Wednesday, Mar 13, 2013 at 22:42
Hi Vesko

Firstly it will still be quite hot out there then, in the high thirties - low forties.

You will find that there will be sections of track that will still be blown over from last year, so a good eye and moving map will be handy. The sand will be powder soft, so make sure that you have a long handle shovel and use low pressures in your tyres. At that time of the year, tyre pressures should be around 12 - 14 psi, and any higher and you will be making quite hard work for yourself.

A set of MaxTrax will be very handy. If in the afternoons, if you are having trouble with the steeper dunes, call it a day and the cool of the next morning will make that same dune so much easier. Take extra water and fuel will be a hard one. If you are using your vehicle correctly, you should not use much more fuel, but if you are getting continually bogged, then it will be a different story. Work on for a safety margin of around 150 litres, but in actual fact you should use less.


Cheers



Stephen
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Follow Up By: Idler Chris - Wednesday, Mar 13, 2013 at 23:25

Wednesday, Mar 13, 2013 at 23:25
What do others think of road tyres at 12-14psi. Me thinks lots of punctures.
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Follow Up By: Member - Stephen L (Clare SA) - Wednesday, Mar 13, 2013 at 23:50

Wednesday, Mar 13, 2013 at 23:50
Hi Idler Chris

On one hand you say you are very experienced, now you are asking for what others think?

Sounds like you have not ventured out into the Simpson either. High tyre pressures out in that soft sand and see what happens, bog after bog.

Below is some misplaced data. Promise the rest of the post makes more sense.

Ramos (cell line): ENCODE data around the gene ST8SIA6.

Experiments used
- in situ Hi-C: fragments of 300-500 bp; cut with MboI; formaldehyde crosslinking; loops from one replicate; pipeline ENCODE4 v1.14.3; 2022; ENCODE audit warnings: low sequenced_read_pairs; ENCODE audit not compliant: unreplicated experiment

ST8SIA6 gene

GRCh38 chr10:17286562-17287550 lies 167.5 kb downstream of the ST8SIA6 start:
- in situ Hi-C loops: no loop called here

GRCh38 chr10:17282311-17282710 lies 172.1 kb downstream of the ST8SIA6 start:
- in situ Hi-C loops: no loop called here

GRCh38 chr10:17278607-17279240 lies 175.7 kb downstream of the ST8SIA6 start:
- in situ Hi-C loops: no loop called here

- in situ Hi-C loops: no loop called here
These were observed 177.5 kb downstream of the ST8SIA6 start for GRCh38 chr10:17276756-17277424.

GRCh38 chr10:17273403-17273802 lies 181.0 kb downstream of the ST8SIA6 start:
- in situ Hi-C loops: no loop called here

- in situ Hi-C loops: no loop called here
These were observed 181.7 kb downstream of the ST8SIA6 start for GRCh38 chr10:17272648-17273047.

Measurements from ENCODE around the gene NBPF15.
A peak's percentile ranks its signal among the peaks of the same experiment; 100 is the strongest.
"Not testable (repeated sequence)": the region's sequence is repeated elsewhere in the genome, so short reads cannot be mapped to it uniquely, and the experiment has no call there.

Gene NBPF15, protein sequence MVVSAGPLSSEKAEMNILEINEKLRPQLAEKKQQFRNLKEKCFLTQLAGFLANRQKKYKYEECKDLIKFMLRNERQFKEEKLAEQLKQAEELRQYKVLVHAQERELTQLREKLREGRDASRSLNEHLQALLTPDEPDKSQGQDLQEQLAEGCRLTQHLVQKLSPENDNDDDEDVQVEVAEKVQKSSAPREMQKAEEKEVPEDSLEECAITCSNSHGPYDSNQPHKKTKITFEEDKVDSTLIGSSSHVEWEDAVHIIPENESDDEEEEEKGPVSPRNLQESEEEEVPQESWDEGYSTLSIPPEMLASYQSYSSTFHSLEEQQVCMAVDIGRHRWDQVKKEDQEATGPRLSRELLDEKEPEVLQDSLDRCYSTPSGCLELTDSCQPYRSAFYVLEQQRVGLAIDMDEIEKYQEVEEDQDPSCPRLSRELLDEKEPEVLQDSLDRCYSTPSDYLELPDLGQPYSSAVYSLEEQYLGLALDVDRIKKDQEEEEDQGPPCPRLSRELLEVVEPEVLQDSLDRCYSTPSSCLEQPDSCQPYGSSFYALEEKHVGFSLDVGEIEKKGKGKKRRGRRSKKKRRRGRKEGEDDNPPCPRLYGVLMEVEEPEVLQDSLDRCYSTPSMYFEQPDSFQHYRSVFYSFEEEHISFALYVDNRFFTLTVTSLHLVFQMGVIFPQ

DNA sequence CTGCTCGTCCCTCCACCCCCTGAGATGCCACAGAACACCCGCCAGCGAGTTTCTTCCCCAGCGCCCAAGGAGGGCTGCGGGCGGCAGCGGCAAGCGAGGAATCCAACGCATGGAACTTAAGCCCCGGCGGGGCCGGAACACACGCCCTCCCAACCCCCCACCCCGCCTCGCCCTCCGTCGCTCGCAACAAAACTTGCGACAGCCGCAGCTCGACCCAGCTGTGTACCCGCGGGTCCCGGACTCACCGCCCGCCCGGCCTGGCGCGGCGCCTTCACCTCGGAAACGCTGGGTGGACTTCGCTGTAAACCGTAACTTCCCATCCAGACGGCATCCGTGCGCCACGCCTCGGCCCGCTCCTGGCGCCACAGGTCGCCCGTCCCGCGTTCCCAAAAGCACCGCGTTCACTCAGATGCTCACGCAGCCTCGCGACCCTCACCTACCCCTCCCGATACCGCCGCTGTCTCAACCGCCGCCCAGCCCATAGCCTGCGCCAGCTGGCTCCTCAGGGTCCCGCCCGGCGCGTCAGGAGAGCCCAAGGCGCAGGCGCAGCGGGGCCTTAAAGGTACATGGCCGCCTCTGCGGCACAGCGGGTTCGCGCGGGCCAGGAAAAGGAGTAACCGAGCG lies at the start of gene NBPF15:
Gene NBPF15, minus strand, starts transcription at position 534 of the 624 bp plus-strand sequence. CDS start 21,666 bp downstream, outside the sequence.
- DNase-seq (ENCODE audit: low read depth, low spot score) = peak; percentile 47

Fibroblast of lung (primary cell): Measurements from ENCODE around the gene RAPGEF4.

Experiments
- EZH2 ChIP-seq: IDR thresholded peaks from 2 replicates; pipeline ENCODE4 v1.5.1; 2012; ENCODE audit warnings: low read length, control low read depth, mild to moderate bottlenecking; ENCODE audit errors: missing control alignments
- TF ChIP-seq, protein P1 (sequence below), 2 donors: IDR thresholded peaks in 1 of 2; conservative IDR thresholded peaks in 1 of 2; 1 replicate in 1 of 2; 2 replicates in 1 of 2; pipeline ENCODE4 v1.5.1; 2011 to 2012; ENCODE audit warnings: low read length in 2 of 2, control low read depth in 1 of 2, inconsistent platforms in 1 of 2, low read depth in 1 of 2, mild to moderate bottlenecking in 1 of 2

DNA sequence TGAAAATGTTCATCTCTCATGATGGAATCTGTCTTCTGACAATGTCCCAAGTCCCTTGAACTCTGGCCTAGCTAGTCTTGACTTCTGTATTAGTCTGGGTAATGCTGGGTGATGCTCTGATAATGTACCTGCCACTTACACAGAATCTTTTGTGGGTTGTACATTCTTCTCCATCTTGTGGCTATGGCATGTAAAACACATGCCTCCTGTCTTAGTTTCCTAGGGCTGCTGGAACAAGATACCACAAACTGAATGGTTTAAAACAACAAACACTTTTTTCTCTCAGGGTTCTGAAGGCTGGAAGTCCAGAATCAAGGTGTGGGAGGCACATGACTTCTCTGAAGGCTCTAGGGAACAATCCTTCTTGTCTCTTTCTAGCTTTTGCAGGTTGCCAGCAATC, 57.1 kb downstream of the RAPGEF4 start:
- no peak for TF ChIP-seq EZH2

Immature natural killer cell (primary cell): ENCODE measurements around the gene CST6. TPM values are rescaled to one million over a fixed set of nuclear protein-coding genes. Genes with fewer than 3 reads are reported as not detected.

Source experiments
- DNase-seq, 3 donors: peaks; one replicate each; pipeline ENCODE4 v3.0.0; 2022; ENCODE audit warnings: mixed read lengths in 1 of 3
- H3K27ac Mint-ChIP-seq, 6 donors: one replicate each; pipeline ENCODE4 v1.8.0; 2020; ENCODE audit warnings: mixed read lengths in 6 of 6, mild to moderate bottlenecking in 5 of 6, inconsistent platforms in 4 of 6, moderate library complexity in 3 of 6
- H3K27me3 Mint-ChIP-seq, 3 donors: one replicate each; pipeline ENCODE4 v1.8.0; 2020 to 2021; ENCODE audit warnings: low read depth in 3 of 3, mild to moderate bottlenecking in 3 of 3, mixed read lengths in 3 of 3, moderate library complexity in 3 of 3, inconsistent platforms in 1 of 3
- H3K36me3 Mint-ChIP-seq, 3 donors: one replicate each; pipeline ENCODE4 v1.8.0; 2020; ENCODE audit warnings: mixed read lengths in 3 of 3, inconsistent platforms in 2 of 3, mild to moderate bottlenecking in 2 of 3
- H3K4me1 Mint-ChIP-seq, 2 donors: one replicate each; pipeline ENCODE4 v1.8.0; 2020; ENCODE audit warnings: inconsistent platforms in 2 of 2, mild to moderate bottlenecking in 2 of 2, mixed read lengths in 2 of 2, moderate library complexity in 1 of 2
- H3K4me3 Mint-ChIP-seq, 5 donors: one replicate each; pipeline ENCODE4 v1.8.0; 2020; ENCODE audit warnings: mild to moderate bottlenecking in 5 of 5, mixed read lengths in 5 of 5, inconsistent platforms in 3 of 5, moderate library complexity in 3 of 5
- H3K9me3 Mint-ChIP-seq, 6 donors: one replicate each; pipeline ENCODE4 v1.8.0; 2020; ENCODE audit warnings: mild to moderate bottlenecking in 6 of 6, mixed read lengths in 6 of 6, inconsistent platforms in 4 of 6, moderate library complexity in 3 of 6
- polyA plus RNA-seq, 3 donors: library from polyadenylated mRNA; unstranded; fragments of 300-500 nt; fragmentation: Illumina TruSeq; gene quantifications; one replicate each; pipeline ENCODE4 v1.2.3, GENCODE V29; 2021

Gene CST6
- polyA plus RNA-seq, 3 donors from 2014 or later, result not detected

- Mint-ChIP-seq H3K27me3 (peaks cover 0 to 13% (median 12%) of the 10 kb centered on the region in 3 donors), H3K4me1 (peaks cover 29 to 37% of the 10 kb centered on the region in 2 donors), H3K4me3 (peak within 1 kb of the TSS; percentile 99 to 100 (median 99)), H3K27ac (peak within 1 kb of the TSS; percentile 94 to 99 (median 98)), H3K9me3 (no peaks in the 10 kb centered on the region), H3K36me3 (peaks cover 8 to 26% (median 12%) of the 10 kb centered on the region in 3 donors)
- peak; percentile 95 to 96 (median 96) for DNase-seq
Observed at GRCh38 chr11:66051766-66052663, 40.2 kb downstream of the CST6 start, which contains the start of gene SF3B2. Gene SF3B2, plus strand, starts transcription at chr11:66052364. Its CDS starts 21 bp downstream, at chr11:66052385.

Most of the way across the French Line is sand, sand and yet even more sand, with no other vegetation on the track what so ever, thus no sticks etc to cause punctures.

It is people that go through the Simpson with high tyre pressures are the ones that cause all the damages. When Vesko asked for advise, he wanted to hear from people that have been through there at that time of the year and know what they are talking about.

If you think that those pressures are low, you have not driven up Big Red at that time of the year either, when 8 - 10 psi is the norm of the day.


Over to you, experienced Simpson Desert Traveller.



Stephen
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Follow Up By: Boeing (PER - Thursday, Mar 14, 2013 at 00:22

Thursday, Mar 14, 2013 at 00:22
Idler Chris,

I must agree with Stephen, you say that you are experienced then on the other hand you want a back up to what you say.

Vesko, the Simpson is not the place to start your 4wd adventures if you have no or little experience. There are lots of places that will teach you without becoming a nightmare and costing you a fortune.

Cheers

Mark
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Follow Up By: Vesko P - Thursday, Mar 14, 2013 at 07:07

Thursday, Mar 14, 2013 at 07:07
Hi Stephen,

Thank you for the sound advice. I was experimenting with the tyre pressure at the Stockton Dunes and found that the Freelander is going well at about 16 – 18 psi (it’s quite light), but then again as you say, the sand at the desert might be softer than the Stockton Dunes?

I’ve got a set of MaxTrax, air-jack, hand winch and the long handle shovel. I also have the TOPO Australia installed on my Garmin.

Can I ask you: on the French line are there many creeks/water crossings?

Thank you for being positive and thank you for your blog – I enjoy the stories and the photos.
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Follow Up By: Member - Stephen L (Clare SA) - Thursday, Mar 14, 2013 at 07:50

Thursday, Mar 14, 2013 at 07:50
Hi Vesko

To be honest, I have never driven the dunes at Stockton, but from others that have, our desert dunes are softer to travel across and in almost every dune crossing in the Simpson, you cannot use speed due to the dune faces being cut up.